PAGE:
Darjeeling, 1930

After eleven years in school in England, Charlotte Lawrence returns to Sundar, the tea plantation owned by her family, and finds an empty house. She learns that her beloved father died a couple of days earlier and that he left her his estate. She learns also that it was his wish that she marry Andrew McAllister, the good-looking younger son from a neighbouring plantation.

Unwilling to commit to a wedding for which she doesn’t feel ready, Charlotte pleads with Dan Fitzgerald, the assistant manager of Sundar, to teach her how to run the plantation while she gets to know Andrew. Although reluctant as he knew that a woman would never be accepted as manager by the local merchants and workers, Dan agrees.

Charlotte’s chaperone on the journey from England, Ada Eastman, who during the long voyage, has become a friend, has journeyed to Darjeeling to marry Harry Banning, the owner of a neighbouring tea garden.

When Ada marries Harry, she’s determined to be a loyal and faithful wife. And to be a good friend to Charlotte. And nothing, but nothing, was going to stand in the way of that.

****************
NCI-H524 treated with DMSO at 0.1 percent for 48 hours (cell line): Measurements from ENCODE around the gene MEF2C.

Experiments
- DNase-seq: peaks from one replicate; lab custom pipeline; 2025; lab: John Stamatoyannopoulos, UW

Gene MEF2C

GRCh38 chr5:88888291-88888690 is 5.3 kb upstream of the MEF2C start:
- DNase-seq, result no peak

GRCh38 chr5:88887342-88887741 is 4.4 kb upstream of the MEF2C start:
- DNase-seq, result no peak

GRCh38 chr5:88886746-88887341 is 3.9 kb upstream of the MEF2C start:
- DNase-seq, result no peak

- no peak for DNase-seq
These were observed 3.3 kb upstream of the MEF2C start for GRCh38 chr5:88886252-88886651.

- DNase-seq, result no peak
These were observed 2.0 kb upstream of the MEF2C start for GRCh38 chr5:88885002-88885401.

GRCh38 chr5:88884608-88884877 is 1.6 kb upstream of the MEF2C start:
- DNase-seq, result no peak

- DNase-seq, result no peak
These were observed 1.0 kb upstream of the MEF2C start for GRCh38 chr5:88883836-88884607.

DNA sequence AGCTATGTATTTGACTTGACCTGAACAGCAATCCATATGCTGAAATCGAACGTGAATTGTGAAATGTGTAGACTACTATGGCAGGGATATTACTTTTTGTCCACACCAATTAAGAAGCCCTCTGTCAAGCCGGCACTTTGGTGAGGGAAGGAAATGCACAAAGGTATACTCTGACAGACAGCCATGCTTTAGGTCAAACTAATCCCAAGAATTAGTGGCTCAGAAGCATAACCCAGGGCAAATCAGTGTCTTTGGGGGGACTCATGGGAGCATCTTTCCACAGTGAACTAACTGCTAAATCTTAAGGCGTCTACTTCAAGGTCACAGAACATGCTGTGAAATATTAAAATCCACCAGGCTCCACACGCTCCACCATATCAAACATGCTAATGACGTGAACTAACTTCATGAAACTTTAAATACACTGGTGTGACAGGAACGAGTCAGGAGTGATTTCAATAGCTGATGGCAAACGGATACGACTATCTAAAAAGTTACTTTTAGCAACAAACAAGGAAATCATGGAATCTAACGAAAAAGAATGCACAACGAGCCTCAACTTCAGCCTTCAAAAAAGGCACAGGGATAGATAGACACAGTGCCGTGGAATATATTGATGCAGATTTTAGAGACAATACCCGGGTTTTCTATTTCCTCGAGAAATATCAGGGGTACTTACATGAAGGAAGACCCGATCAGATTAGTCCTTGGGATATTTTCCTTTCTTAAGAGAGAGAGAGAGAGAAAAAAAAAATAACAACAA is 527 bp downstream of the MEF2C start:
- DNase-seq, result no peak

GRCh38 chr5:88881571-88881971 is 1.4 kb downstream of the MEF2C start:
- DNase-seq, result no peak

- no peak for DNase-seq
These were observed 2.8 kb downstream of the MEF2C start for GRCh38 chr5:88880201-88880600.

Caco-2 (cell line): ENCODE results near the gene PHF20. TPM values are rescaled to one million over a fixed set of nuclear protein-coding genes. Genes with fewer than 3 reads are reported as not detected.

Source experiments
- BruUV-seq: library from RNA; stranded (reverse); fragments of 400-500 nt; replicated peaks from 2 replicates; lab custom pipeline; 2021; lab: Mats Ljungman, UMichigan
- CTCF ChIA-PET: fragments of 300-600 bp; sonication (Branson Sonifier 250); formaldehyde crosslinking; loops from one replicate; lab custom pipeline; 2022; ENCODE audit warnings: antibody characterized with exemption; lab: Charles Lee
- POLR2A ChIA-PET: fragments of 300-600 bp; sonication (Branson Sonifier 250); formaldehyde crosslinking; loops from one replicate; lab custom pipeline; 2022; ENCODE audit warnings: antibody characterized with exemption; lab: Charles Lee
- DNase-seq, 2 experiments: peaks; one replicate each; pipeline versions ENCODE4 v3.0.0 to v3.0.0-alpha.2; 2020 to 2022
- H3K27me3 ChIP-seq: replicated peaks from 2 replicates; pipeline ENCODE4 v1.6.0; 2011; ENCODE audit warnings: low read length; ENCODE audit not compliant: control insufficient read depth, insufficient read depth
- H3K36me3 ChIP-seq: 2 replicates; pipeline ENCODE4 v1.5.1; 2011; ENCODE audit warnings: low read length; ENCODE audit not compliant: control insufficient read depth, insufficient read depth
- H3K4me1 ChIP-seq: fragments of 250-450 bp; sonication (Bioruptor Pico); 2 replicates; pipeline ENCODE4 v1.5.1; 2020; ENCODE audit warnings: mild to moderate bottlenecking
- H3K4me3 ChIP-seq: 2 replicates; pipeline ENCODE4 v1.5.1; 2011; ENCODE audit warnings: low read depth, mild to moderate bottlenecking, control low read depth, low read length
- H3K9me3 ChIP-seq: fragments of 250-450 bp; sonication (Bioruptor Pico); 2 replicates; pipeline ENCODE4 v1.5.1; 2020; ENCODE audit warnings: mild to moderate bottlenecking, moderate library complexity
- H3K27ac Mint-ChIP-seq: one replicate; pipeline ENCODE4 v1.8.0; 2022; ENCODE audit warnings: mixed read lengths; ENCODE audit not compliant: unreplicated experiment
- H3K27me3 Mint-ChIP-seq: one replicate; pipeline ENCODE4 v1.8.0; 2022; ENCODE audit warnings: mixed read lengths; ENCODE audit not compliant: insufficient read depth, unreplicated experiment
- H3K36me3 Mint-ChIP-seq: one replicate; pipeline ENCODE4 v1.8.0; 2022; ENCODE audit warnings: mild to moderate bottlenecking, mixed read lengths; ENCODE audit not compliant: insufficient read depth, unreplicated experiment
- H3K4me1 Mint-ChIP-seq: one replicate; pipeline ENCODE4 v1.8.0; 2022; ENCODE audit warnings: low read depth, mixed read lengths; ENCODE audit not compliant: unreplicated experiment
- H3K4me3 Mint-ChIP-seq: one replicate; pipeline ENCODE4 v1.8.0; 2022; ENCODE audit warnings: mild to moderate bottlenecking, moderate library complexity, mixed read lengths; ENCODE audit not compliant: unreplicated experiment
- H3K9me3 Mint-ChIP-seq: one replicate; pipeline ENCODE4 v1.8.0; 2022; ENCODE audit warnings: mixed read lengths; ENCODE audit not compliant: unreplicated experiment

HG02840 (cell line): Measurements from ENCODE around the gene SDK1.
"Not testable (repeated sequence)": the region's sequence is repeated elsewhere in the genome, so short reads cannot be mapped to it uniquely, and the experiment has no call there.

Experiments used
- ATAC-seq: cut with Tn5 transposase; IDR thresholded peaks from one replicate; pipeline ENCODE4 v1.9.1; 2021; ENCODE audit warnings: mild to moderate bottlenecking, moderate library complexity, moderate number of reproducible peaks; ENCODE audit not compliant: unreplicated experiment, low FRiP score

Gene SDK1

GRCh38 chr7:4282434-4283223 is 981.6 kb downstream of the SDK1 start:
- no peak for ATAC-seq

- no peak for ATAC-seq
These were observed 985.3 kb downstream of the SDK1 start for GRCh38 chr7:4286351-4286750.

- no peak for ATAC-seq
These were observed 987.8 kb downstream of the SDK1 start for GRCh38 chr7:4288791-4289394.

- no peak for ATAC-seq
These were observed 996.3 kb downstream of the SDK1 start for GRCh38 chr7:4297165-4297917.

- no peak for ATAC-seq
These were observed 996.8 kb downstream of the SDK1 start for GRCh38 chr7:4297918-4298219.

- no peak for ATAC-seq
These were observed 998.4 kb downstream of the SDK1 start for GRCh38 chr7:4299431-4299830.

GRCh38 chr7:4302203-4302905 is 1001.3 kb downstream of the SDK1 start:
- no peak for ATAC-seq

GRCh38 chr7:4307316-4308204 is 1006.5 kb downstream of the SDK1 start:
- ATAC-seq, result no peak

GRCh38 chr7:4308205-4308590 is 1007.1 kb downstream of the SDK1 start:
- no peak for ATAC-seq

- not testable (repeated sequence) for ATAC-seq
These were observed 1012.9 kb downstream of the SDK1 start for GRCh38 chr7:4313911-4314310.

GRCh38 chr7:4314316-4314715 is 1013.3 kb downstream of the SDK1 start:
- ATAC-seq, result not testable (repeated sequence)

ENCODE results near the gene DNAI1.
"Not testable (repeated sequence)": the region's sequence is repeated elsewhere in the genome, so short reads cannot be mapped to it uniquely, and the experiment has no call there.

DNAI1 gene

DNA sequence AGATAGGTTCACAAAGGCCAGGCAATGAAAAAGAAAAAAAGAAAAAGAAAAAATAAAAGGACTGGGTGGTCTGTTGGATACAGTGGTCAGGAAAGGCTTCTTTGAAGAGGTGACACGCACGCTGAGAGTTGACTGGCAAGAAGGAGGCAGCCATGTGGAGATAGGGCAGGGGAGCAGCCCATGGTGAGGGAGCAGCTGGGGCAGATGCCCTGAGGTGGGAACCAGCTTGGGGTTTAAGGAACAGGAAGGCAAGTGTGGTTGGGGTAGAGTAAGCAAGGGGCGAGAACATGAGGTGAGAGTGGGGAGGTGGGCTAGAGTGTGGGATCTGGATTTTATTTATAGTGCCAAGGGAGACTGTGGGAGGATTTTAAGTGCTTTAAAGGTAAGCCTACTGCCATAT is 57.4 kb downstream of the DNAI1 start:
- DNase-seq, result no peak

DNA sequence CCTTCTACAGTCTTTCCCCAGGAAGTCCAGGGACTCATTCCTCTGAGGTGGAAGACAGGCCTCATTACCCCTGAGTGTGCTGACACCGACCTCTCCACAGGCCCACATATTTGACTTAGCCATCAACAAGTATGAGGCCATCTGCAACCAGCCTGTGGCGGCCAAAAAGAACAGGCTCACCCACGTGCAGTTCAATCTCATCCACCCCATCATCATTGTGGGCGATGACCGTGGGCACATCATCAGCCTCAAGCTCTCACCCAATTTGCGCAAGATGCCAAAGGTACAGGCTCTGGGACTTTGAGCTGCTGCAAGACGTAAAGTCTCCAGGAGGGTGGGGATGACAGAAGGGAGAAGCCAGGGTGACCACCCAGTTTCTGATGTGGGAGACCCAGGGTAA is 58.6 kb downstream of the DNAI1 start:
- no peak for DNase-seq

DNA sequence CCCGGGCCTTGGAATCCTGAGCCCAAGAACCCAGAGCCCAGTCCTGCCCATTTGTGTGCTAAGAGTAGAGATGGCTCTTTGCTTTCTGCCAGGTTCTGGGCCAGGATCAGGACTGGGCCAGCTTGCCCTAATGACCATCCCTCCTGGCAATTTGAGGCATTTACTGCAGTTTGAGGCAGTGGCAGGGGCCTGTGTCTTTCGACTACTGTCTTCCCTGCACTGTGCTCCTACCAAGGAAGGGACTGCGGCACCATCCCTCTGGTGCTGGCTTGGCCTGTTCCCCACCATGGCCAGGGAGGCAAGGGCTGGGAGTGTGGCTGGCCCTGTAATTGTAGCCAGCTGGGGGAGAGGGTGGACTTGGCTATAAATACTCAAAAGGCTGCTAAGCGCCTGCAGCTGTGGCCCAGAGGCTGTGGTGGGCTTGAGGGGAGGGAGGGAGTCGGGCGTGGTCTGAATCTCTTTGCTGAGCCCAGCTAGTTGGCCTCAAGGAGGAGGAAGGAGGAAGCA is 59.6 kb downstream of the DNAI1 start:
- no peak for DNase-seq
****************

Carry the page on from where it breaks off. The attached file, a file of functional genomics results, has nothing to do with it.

I thoroughly enjoyed this romantic adventure in Colonial India. Liz Harris is able to conjure the sights and sounds of Darjeeling in the 1930s with skill and accuracy. This includes the fact that during Colonial rule, the British in general treated the Indian population as their servants and as second class citizens, and even though individuals might have treated the Indian people they knew with kindness and respect, the accuracy of this depiction provides the reader with food for thought. The main thrust of the book is the developing romance between Charlotte and Andrew MacAllister who she is persuaded to marry after inheriting the tea plantation because their estates are next to each other and it is considered unsuitable in that era for a lone woman to be in business. Andrew is handsome, well-connected, and his estate is only second to her own. Charlotte is being pushed into marriage by her mother, but she wants to wait, and we suspect Andrew also has his reasons to delay. But will Andrew turn out to be everything she hoped?  Of course there is also Dan Fitzgerald, the good-hearted plantation manager, who teaches Charlotte everything she needs to know about growing tea (and in the process educates the reader). In amongst these developing and intertwining friendships is also the treachery of Charlotte’s  best friend Ada to add spice to the story. This is a novel with wonderful descriptions and a fast moving plot that has everything you could hope for in this kind of romance. I highly recommend it for your holiday reading and I’m looking forward to the other books in the series.

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